I don’t know about you, but I can think of many situations in which I fail to be the kind of leader that this young man was in this story. Now, I don’t mean that I often overhear murder plots. But, I do regularly overhear family and friends or even strangers make comments that I know to be racist and do nothing. Now, I believe that all people are created in the image of God; and, because of that, ALL people should be treated with dignity and respect, regardless of race. Still, I often allow these statements to fly by me without making a comment. When I let these things go, I’ve missed an opportunity to let my life lead. If I did these things more often, I would probably have a bigger impact on people than if I preached a sermon or planned an event dealing with racism.
Few of us are going to be Pauls, but ALL of us have the opportunity to be the kind of leader that this young man became in this story. I would even say that the Paul’s in the world only exist in order to create opportunities for ALL people to become faithful leaders. If the Paul’s do not do this, the church becomes irrelevant, full of people who come to church on Sunday, but who do not live their faith in any meaningful way any other day of the week.
I believe that the church only exists in order to raise up young leaders who use their faith to figure out what’s right and wrong and then ACT upon it. These are leaders who do not learn pat answers, but instead ask faithful questions. These leaders are mentored by other faithful leaders in their church, regularly seeing examples of how they live their faith in each and every part of their lives. These leaders are taught from an early age that God is calling them to be and to do something important in the world, and they know that because they have been raised up in leadership positions in the church from very young ages. They have been taught to engage frightening, sometimes even unsafe situations in which their faith is being tested. They know that confronting these difficult and conflictual situations is just part of living this faithful life.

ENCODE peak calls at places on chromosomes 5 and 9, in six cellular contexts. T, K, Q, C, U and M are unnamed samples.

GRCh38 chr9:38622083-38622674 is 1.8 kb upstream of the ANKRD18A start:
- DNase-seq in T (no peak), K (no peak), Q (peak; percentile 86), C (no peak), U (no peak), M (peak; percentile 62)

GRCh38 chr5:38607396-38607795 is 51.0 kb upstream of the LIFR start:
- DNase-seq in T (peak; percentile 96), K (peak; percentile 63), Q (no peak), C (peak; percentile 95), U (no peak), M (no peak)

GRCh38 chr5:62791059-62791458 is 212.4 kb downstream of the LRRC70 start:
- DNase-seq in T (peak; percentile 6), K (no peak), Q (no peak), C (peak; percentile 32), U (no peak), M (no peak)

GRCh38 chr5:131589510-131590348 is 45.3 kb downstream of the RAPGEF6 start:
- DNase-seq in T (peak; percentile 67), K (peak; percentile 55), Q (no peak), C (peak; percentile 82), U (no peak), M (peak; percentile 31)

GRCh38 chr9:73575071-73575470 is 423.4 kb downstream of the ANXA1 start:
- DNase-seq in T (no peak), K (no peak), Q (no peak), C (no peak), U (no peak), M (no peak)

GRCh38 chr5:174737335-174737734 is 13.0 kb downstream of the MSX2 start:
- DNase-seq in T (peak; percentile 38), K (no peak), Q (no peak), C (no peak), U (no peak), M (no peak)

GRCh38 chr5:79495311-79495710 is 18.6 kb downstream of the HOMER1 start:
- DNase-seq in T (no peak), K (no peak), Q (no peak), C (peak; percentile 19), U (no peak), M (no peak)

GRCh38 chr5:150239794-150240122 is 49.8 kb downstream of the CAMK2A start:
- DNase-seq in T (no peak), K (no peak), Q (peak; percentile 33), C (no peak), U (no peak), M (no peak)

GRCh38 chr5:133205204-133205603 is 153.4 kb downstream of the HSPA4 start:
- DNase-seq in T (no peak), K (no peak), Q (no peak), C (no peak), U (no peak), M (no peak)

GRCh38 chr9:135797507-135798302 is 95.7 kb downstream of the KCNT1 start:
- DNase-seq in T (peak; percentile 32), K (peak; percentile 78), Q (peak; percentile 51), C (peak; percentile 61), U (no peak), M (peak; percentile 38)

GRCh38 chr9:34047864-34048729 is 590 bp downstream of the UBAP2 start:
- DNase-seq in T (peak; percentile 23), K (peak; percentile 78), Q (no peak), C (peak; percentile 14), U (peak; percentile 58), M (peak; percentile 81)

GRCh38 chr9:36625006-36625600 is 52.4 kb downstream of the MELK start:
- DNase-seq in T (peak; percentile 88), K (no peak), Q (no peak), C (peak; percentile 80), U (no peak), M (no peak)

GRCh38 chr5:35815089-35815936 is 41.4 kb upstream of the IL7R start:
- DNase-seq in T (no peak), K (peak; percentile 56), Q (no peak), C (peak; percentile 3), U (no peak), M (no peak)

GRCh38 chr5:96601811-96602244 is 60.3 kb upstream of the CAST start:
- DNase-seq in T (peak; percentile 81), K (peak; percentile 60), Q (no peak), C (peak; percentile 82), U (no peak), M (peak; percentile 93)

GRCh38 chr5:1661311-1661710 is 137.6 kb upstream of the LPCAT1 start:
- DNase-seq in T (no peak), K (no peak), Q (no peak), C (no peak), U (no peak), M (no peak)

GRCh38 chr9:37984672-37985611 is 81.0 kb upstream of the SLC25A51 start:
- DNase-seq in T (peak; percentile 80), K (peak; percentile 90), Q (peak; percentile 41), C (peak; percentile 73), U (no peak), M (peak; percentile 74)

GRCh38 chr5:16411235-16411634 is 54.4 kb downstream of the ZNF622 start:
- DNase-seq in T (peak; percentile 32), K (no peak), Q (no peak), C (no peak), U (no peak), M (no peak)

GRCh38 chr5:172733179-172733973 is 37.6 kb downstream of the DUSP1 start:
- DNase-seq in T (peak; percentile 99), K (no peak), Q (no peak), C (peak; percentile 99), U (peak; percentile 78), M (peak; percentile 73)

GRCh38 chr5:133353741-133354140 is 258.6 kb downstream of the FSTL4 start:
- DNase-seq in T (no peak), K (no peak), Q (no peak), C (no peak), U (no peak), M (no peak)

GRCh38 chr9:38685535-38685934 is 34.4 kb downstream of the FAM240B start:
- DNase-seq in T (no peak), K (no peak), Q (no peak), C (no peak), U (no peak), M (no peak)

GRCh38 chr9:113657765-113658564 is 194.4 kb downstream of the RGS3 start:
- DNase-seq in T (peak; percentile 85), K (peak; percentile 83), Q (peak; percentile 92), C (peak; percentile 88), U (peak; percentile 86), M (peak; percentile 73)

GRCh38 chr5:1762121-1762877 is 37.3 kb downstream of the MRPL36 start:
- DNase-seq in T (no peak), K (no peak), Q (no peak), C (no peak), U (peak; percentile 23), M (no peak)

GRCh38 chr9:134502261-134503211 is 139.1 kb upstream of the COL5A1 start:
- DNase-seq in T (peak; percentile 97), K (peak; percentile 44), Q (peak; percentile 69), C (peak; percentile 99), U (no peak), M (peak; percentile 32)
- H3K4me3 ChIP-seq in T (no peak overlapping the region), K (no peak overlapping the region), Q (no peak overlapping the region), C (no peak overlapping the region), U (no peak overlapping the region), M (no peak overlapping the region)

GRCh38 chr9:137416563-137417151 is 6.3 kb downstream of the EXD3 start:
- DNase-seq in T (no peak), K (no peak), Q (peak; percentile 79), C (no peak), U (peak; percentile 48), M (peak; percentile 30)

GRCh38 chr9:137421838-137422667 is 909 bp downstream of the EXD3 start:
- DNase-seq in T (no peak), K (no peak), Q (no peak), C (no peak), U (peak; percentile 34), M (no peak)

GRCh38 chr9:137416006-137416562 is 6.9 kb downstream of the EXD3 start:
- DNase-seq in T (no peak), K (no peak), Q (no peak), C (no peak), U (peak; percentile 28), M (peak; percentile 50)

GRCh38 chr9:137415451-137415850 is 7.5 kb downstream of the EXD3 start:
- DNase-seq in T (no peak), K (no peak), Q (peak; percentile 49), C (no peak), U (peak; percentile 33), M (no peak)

As part of my work for the Iowa Conference, I am often asked to teach Sunday School or short workshops following worship in our churches. During these sessions, I often ask people to remember and describe the best disciple they’ve ever known. Rarely do people name the “Pauls,” instead they tell stories about the unnamed leaders — the relatives and friends who quietly lived their lives doing the right thing. They named their aunt who adopted dozens of orphans and raised them like they were her own family. They name the Sunday School teacher who always had a kind word for them, even when they didn’t deserve it. They name the regular church folk who welcomed them to church even though they didn’t look like they belonged. Tears often well up in their eyes as they recount the impact these regular people, these unnamed leaders, had on their lives.
Take a moment right now and remember the person you have known that was the best disciple, the person who best LIVED their faith. Picture them in your mind. Thank God for them.
These unnamed leaders are the reasons you stay in church, even when things aren’t so good. THEY are the reason you keep going back to God, even when your lives seem hopeless. THEY are the reason you are inspired to live your own faith in meaningful ways.
Let’s pray now that we ALL become these unnamed leaders – the ones who REALLY have an impact on the church and the world. Amen.